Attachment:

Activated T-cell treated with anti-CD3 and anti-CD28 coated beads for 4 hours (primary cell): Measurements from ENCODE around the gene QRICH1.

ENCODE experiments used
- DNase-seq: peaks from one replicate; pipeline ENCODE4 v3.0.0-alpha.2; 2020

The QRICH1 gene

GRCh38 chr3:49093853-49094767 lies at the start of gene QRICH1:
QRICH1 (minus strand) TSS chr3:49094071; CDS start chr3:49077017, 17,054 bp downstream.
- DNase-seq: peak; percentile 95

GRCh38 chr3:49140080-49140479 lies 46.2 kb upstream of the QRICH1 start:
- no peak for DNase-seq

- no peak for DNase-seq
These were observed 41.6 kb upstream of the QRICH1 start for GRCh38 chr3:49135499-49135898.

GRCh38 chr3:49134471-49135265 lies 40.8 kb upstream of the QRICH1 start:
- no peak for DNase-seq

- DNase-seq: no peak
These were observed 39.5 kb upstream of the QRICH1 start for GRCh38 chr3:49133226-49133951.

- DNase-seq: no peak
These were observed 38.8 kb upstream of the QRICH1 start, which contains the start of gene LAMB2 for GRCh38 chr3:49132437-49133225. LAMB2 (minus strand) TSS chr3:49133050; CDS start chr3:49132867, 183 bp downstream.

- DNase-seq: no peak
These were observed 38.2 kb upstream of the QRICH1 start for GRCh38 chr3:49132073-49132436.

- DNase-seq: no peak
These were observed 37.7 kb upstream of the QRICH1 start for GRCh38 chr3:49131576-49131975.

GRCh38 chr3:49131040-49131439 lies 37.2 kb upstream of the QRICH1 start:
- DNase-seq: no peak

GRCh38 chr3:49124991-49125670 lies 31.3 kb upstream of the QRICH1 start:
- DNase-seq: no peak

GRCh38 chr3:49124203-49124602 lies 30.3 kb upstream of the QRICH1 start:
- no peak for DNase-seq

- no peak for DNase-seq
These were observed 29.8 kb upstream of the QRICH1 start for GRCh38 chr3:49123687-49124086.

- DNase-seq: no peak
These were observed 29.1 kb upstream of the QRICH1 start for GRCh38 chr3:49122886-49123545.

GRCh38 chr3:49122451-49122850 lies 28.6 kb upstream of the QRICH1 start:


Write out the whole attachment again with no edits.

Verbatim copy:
Activated T-cell treated with anti-CD3 and anti-CD28 coated beads for 4 hours (primary cell): Measurements from ENCODE around the gene QRICH1.

ENCODE experiments used
- DNase-seq: peaks from one replicate; pipeline ENCODE4 v3.0.0-alpha.2; 2020

The QRICH1 gene

GRCh38 chr3:49093853-49094767 lies at the start of gene QRICH1:
QRICH1 (minus strand) TSS chr3:49094071; CDS start chr3:49077017, 17,054 bp downstream.
- DNase-seq: peak; percentile 95

GRCh38 chr3:49140080-49140479 lies 46.2 kb upstream of the QRICH1 start:
- no peak for DNase-seq

- no peak for DNase-seq
These were observed 41.6 kb upstream of the QRICH1 start for GRCh38 chr3:49135499-49135898.

GRCh38 chr3:49134471-49135265 lies 40.8 kb upstream of the QRICH1 start:
- no peak for DNase-seq

- DNase-seq: no peak
These were observed 39.5 kb upstream of the QRICH1 start for GRCh38 chr3:49133226-49133951.

- DNase-seq: no peak
These were observed 38.8 kb upstream of the QRICH1 start, which contains the start of gene LAMB2 for GRCh38 chr3:49132437-49133225. LAMB2 (minus strand) TSS chr3:49133050; CDS start chr3:49132867, 183 bp downstream.

- DNase-seq: no peak
These were observed 38.2 kb upstream of the QRICH1 start for GRCh38 chr3:49132073-49132436.

- DNase-seq: no peak
These were observed 37.7 kb upstream of the QRICH1 start for GRCh38 chr3:49131576-49131975.

GRCh38 chr3:49131040-49131439 lies 37.2 kb upstream of the QRICH1 start:
- DNase-seq: no peak

GRCh38 chr3:49124991-49125670 lies 31.3 kb upstream of the QRICH1 start:
- DNase-seq: no peak

GRCh38 chr3:49124203-49124602 lies 30.3 kb upstream of the QRICH1 start:
- no peak for DNase-seq

- no peak for DNase-seq
These were observed 29.8 kb upstream of the QRICH1 start for GRCh38 chr3:49123687-49124086.

- DNase-seq: no peak
These were observed 29.1 kb upstream of the QRICH1 start for GRCh38 chr3:49122886-49123545.

GRCh38 chr3:49122451-49122850 lies 28.6 kb upstream of the QRICH1 start: